|This must be the place...|
"Food Truck Wars" on the Food Network have given a face to America’s passion for street food and pop-up food destinations. Most of what you see on Television are high tech trucks that would give an RV a run for its money. New York has had street food for as long as I can remember. Before there were food trucks, there were hundreds of food carts. The smell of chestnuts in fall, the steam rising from the hot dog vendors' carts, the roasted peanuts sold on every corner, are all as New York as the Empire State Building. To this day they are literally one a block and, in midtown, some cluster together to form outdoor food courts. In my neighborhood on the Upper West Side, we get occasional weekend visits from some of the big guys like “Gorilla Cheese”, “Wafels and Dinges” and “The Treats Truck”. But on any given day two kinds of carts take up positions on nearby street corners. There are the Halal carts which serve Middle Eastern kabobs and endless plates of rice and chicken. Then there are the Mexican food carts. And it was here that I discovered New York’s best Cuban Sandwich, right outside the Chase bank at 70th and Broadway.
The stand doesn’t have a name. It’s festooned with the colors of the Mexican flag and manned by two tiny women. In all about five feet by 8 feet, they turn out everything from Tostas to Quesadillas in as many flavors as you can imagine. But if you want to try as many fillings as you can, their Cuban Sandwich is the way to do it. For 8 dollars this monster sandwich isn’t just a bargain, it’s an explosion of flavor, an irresistible mixture of layers of meat and cheese and pickled jalapenos. The thing is so enormous, I generally eat half and keep the rest for another day. They’re as microwaveable as they are delicious.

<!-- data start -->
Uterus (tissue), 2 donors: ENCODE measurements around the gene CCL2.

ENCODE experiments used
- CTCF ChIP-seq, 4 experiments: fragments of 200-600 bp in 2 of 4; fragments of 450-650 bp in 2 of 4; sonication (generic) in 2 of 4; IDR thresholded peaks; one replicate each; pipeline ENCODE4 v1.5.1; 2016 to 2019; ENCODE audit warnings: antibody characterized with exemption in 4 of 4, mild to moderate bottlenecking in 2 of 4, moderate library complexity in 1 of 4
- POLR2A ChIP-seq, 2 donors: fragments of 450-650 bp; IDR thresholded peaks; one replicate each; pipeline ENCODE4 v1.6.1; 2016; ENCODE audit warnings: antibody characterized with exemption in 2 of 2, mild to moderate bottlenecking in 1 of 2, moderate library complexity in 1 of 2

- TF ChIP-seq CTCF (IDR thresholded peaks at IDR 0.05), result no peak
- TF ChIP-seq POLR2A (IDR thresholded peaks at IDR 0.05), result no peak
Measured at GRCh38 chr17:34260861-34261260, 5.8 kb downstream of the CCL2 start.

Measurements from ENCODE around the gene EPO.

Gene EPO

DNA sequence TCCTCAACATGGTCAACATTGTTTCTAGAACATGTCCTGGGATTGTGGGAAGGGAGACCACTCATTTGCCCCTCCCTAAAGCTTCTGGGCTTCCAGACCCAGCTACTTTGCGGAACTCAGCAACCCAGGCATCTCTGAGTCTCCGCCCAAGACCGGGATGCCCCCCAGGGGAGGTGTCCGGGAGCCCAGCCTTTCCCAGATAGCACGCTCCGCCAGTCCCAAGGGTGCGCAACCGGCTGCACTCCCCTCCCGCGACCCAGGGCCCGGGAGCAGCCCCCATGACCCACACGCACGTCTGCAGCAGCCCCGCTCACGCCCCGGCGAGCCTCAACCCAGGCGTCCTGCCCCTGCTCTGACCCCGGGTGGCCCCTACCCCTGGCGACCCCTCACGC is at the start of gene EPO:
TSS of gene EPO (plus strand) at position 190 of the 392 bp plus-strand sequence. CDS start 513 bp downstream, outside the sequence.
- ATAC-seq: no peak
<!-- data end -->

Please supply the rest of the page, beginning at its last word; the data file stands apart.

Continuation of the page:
Starting from the bottom up, here are its layers: On a soft Torta bun about 6 inches in diameter, there’s Pork "Tinga" topped with a fried egg, Queso Fresca (Mexican cheese), Ham, a slice of American cheese, shredded iceberg lettuce, a slice of tomato, pickled Jalapeno peppers and carrots all liberally doused with Salsa Verde. The bun tops the whole deal, which gets put into plain sandwich paper and cut into two enormous halves. It’s then wrapped in aluminum foil, stuffed into a plastic bag filled with napkins. I can hardly wait to get the thing home. And I highly recommend you do the same thing next time you're in the neighborhood.